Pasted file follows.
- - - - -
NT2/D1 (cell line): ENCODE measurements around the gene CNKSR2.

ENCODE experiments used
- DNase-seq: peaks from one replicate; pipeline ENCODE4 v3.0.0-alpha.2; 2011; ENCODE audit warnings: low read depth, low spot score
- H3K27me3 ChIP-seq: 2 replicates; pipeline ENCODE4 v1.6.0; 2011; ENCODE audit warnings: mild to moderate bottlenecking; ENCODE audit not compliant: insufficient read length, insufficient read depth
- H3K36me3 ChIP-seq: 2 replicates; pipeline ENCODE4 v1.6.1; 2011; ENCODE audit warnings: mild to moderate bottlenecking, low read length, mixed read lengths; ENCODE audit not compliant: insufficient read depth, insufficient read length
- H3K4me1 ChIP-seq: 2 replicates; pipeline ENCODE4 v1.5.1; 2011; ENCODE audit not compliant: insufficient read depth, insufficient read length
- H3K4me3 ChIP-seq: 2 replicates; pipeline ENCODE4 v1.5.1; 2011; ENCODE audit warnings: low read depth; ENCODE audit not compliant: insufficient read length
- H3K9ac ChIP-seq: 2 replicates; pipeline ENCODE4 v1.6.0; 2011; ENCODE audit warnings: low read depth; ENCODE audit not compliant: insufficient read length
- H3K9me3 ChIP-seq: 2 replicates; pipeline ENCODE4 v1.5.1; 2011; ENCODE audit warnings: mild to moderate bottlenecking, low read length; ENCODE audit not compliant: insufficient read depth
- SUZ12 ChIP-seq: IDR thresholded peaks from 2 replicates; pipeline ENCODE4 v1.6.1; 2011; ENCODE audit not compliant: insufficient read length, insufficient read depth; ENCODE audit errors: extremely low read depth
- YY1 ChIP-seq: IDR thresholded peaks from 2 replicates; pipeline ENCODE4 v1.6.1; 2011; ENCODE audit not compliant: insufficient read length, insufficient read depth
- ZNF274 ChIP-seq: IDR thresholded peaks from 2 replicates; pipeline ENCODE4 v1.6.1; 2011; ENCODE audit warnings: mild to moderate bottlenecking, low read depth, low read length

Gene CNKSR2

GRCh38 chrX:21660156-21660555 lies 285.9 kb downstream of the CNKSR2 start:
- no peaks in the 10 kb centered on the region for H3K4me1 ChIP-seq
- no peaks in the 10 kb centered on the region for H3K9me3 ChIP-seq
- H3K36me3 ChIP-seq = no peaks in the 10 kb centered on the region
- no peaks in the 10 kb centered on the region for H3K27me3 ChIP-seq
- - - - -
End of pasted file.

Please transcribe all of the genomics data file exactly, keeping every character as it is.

NT2/D1 (cell line): ENCODE measurements around the gene CNKSR2.

ENCODE experiments used
- DNase-seq: peaks from one replicate; pipeline ENCODE4 v3.0.0-alpha.2; 2011; ENCODE audit warnings: low read depth, low spot score
- H3K27me3 ChIP-seq: 2 replicates; pipeline ENCODE4 v1.6.0; 2011; ENCODE audit warnings: mild to moderate bottlenecking; ENCODE audit not compliant: insufficient read length, insufficient read depth
- H3K36me3 ChIP-seq: 2 replicates; pipeline ENCODE4 v1.6.1; 2011; ENCODE audit warnings: mild to moderate bottlenecking, low read length, mixed read lengths; ENCODE audit not compliant: insufficient read depth, insufficient read length
- H3K4me1 ChIP-seq: 2 replicates; pipeline ENCODE4 v1.5.1; 2011; ENCODE audit not compliant: insufficient read depth, insufficient read length
- H3K4me3 ChIP-seq: 2 replicates; pipeline ENCODE4 v1.5.1; 2011; ENCODE audit warnings: low read depth; ENCODE audit not compliant: insufficient read length
- H3K9ac ChIP-seq: 2 replicates; pipeline ENCODE4 v1.6.0; 2011; ENCODE audit warnings: low read depth; ENCODE audit not compliant: insufficient read length
- H3K9me3 ChIP-seq: 2 replicates; pipeline ENCODE4 v1.5.1; 2011; ENCODE audit warnings: mild to moderate bottlenecking, low read length; ENCODE audit not compliant: insufficient read depth
- SUZ12 ChIP-seq: IDR thresholded peaks from 2 replicates; pipeline ENCODE4 v1.6.1; 2011; ENCODE audit not compliant: insufficient read length, insufficient read depth; ENCODE audit errors: extremely low read depth
- YY1 ChIP-seq: IDR thresholded peaks from 2 replicates; pipeline ENCODE4 v1.6.1; 2011; ENCODE audit not compliant: insufficient read length, insufficient read depth
- ZNF274 ChIP-seq: IDR thresholded peaks from 2 replicates; pipeline ENCODE4 v1.6.1; 2011; ENCODE audit warnings: mild to moderate bottlenecking, low read depth, low read length

Gene CNKSR2

GRCh38 chrX:21660156-21660555 lies 285.9 kb downstream of the CNKSR2 start:
- no peaks in the 10 kb centered on the region for H3K4me1 ChIP-seq
- no peaks in the 10 kb centered on the region for H3K9me3 ChIP-seq
- H3K36me3 ChIP-seq = no peaks in the 10 kb centered on the region
- no peaks in the 10 kb centered on the region for H3K27me3 ChIP-seq